Welfare recipients are less likely to be drug users than average American, results show
By Jess Staufenberg
Poor US citizens who are drugs-tested before they can receive benefits are less likely to use drugs than the average American, research has found.
The state of Tenessee, like Montana, Texas, Maine, Michigan, Mississippi and West Virginia, forces applicants to the Temporary Assistance for Needy Families (TANF) programme to take a urine test if they disclose they have used narcotics in the past.
And the results are in: of all the applicants, less than 1%, or 0.19, are drug-users. Amongst average Americans, meanwhile, 9.4% are regular drug users, which makes members of poor families in need of assistance officially much less likely to be drug users than the rest of the nation.
Indeed, research has shown that about 70% of drug users are in employment, showing it is more a luxury good than the preserve of the destitute and homeless as is so often depicted, according to findings by Canada’s Center for Addiction and Mental Health.
These seven states have spent nearly $1million on the testing regime, reported ThinkProgress in February this year. Critics have said it is a waste of time and money, and is drawing funds away from effective rehabilitation projects.
And by being shamed about a possible drug habit, people in need may also be less likely to seek help, one policy expert has said.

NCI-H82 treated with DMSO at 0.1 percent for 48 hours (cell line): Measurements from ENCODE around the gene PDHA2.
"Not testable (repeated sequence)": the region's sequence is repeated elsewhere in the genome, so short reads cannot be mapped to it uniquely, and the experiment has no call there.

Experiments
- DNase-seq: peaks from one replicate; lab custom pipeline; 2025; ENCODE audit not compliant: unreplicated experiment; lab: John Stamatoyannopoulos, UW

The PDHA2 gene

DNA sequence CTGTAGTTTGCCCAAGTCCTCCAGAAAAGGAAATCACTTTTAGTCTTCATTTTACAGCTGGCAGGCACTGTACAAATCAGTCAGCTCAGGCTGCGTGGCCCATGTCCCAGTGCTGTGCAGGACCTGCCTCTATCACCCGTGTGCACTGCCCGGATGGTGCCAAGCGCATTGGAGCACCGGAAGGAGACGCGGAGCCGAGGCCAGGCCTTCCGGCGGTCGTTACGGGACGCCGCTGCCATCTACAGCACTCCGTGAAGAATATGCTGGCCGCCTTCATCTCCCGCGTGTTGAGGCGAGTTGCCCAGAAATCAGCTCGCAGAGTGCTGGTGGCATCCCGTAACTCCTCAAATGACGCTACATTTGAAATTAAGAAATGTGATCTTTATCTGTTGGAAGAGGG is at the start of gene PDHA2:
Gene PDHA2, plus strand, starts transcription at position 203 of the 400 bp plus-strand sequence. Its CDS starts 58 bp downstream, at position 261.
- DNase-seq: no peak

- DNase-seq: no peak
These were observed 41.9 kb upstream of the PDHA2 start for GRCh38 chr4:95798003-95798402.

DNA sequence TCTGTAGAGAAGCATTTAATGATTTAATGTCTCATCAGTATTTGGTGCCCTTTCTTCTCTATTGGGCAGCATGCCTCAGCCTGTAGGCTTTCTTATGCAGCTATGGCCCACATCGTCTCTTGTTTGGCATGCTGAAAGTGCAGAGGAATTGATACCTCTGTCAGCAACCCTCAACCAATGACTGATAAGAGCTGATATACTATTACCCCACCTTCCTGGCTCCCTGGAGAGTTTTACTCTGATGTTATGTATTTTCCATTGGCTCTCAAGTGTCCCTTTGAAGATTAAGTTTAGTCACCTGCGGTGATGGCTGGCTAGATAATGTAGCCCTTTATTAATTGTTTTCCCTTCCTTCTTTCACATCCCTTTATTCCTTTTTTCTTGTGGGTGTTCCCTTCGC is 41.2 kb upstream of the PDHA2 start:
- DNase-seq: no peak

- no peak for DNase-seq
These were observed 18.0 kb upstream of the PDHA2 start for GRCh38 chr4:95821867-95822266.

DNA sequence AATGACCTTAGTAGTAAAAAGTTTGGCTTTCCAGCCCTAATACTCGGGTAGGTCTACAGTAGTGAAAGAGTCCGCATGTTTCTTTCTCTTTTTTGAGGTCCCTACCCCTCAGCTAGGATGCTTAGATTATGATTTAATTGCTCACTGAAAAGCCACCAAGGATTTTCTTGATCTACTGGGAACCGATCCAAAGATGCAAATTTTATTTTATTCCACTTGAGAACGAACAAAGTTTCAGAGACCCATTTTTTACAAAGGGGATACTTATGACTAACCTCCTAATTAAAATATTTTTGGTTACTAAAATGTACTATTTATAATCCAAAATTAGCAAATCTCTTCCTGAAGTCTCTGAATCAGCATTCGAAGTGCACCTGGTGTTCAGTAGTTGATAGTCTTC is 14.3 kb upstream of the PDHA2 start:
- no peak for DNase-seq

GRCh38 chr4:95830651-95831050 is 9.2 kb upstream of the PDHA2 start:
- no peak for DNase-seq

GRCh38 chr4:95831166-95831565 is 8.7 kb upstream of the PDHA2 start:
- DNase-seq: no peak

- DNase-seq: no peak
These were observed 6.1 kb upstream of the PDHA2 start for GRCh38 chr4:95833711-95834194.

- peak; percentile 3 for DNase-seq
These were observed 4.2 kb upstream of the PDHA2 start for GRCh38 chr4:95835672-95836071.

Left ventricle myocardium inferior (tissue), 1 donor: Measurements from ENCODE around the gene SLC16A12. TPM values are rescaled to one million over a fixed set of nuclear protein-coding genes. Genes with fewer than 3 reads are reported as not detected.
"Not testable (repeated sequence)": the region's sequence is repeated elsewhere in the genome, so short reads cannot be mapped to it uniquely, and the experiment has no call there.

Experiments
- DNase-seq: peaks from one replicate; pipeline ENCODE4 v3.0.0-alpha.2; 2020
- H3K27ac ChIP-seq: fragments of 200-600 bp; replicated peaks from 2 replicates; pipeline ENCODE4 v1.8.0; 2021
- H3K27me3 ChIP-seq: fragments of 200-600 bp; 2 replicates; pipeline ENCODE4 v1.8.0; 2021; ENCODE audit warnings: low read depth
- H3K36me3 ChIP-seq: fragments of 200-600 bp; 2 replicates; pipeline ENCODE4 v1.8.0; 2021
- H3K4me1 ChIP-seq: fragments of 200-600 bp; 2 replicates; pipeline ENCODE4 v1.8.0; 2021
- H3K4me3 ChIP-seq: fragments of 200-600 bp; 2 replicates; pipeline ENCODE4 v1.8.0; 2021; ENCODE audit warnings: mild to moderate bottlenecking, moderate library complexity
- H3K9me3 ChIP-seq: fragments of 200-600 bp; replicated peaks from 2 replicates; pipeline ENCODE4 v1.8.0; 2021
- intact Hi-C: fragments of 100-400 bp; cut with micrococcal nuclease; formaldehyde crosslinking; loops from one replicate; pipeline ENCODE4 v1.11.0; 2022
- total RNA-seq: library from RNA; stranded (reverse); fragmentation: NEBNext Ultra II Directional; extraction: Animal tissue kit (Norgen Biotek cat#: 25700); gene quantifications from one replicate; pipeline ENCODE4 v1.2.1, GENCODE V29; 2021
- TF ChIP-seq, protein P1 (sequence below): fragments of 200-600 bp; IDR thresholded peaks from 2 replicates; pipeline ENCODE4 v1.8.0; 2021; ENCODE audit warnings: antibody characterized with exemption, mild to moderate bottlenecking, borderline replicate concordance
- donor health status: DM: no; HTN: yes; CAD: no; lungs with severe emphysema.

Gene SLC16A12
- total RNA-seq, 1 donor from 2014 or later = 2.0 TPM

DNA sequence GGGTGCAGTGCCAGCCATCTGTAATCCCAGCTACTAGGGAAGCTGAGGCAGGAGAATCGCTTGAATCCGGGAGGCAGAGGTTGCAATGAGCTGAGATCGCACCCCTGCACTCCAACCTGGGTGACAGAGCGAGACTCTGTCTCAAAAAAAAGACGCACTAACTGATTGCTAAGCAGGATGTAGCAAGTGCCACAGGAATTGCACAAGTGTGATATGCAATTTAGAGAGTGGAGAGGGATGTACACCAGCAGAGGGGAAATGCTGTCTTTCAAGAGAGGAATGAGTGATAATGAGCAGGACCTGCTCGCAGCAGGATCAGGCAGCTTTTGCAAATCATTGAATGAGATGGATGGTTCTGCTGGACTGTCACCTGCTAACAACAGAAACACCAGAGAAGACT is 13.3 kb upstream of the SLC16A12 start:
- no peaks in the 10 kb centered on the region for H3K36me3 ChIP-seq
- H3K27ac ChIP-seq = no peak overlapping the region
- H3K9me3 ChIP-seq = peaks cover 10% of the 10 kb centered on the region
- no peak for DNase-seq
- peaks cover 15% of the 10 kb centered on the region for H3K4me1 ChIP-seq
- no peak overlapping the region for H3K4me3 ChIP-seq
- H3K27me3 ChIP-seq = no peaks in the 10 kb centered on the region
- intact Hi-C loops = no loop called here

“If people are afraid they’ll lose their benefits if they admit to using drugs, it makes it hard for them to say, ‘hey, actually I have this issue’,” Elizabeth Lower-Basch, a policy co-ordinator at non-profit CLASP, told ThinkProgress.
Tennessee first implemented the test-based system in 2014 and has much Republican support. Three questions on narcotics use were added to the general questionaire, and anyone who answered in the affirmative has to have a urine test or have their application thrown away.
If they fail the test (which, out of that cohort, only 11% did this year), they had to go on a drug treatment programme then repeat the test, or lose their benefits for six months.
Testing all welfare applicants across the board was ruled unconstitutional, hence the screening process through questions, ThinkProgress has previously reported.
It could be seen as an embarassing result for Tennessee, which claims that the system helps root out drug users abusing the welfare system whilst also getting them on drug treatment programmes.
Yet those centres often have long waiting lists, and funding for them has decreased in real terms in recent years.
Ms Lower-Basch added: “The money could certainly be going on other things if it wasn’t going on drug testing.”